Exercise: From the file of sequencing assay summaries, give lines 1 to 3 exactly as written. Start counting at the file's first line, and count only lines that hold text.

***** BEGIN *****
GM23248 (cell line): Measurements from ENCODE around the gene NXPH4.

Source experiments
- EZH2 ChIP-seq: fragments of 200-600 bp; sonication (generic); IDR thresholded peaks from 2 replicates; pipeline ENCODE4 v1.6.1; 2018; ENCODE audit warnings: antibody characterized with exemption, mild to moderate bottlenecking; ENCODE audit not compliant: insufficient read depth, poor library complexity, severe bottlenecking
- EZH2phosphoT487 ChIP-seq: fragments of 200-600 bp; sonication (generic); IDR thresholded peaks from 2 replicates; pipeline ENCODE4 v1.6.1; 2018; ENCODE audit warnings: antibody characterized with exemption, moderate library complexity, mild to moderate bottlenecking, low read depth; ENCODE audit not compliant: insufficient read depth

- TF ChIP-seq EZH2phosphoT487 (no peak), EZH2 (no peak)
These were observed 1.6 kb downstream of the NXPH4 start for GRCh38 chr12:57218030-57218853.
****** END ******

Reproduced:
GM23248 (cell line): Measurements from ENCODE around the gene NXPH4.

Source experiments
- EZH2 ChIP-seq: fragments of 200-600 bp; sonication (generic); IDR thresholded peaks from 2 replicates; pipeline ENCODE4 v1.6.1; 2018; ENCODE audit warnings: antibody characterized with exemption, mild to moderate bottlenecking; ENCODE audit not compliant: insufficient read depth, poor library complexity, severe bottlenecking